The death penalty establishes that human life is sacred and that to take it in cold blood is more heinous than all other crime.

We don't give the death penalty for stealing a car. We give it for stealing a life.

My fear is that removing the death penalty is another step towards removing all cultural and societal recognition of the sanctity of life.

You can argue that steps must be taken in order to ensure that innocents do not receive the death penalty, and I will listen. That is a worthy goal.

But the removal of it all together makes the human worth no more than property in the eyes of our legal system. That is problematic.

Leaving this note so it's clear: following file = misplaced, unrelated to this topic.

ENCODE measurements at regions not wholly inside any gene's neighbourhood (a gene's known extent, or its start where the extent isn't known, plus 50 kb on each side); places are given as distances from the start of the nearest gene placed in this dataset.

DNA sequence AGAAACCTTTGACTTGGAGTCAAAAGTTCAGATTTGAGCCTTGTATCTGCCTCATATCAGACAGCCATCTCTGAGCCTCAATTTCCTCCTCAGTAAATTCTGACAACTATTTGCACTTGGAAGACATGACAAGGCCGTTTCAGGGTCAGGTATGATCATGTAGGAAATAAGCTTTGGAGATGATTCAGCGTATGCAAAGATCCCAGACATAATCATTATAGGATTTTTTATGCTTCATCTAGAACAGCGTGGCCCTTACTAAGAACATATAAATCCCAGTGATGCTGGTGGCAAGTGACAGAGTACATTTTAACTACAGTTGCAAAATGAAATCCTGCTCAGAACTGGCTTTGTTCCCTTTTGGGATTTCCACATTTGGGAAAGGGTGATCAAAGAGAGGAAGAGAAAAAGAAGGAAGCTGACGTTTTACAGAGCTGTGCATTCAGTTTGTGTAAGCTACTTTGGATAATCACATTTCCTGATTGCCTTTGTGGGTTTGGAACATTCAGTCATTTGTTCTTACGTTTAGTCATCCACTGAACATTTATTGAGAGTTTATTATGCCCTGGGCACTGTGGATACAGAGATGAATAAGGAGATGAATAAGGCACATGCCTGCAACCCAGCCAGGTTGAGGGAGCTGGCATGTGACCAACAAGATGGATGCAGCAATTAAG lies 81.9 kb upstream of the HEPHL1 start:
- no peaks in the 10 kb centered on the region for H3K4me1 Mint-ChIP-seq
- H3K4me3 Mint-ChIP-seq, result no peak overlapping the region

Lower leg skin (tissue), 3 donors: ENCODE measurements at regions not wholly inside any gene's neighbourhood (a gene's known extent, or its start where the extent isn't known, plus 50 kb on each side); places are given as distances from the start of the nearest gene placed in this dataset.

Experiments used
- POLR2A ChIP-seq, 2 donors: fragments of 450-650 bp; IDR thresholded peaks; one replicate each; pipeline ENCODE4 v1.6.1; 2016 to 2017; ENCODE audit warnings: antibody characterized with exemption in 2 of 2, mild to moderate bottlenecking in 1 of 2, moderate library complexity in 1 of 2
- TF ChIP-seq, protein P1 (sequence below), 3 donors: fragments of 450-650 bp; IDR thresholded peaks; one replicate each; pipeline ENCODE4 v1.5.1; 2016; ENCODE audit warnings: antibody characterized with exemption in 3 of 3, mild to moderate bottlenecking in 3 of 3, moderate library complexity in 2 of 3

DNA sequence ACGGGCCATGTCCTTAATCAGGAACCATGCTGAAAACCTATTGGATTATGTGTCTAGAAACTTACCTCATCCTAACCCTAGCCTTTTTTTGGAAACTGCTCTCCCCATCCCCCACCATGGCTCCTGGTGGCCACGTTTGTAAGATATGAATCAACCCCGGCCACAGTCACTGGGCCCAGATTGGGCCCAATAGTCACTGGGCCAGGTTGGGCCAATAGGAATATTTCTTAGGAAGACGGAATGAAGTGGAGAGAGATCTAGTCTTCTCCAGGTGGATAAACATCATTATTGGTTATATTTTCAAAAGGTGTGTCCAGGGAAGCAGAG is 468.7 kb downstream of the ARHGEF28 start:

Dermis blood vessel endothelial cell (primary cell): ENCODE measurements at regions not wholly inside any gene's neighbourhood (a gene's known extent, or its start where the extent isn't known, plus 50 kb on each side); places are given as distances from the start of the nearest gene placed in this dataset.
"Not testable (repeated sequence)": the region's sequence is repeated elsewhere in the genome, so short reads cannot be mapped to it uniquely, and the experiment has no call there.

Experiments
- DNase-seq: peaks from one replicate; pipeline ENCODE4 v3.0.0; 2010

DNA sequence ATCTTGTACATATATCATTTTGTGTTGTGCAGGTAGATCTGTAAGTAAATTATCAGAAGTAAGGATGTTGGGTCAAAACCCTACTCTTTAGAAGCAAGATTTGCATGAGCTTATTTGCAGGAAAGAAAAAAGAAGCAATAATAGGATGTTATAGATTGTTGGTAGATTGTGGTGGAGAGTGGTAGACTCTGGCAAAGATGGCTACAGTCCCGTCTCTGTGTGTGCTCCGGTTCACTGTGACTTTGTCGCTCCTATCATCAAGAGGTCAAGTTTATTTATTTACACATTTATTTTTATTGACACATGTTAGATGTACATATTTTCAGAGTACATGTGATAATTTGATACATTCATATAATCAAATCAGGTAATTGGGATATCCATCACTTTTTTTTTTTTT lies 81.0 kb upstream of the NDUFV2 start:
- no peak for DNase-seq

AMDG --- 1 years ago -

and there's no evidence that it doesn't have any deterrent effect.

Well if there is, no study looking for it has found it yet. There well could be unicorns hiding in some jungle somewhere - but it is not reasonable to believe so. 

AMDG --- 1 years ago -

My fear is that removing the death penalty is another step towards removing all cultural and societal recognition of the sanctity of life.

My fear is that by taking life solely for vengeance we further reduce the sanctity of life. 

Work in Progress --- 1 years ago -

Vengeance or Justice?

We want our government to deliver justice, it is a blessing from God to keep a cap on sin. Murder is intolerable in any society. It is just that murderers forfeit their own life when they have stolen another. 

AMDG --- 1 years ago -

WIP - that is the main point of the O/P. The death penalty, as implemented by fallible men, is at its heart un-just.

It unjustly kills a few who are innocent.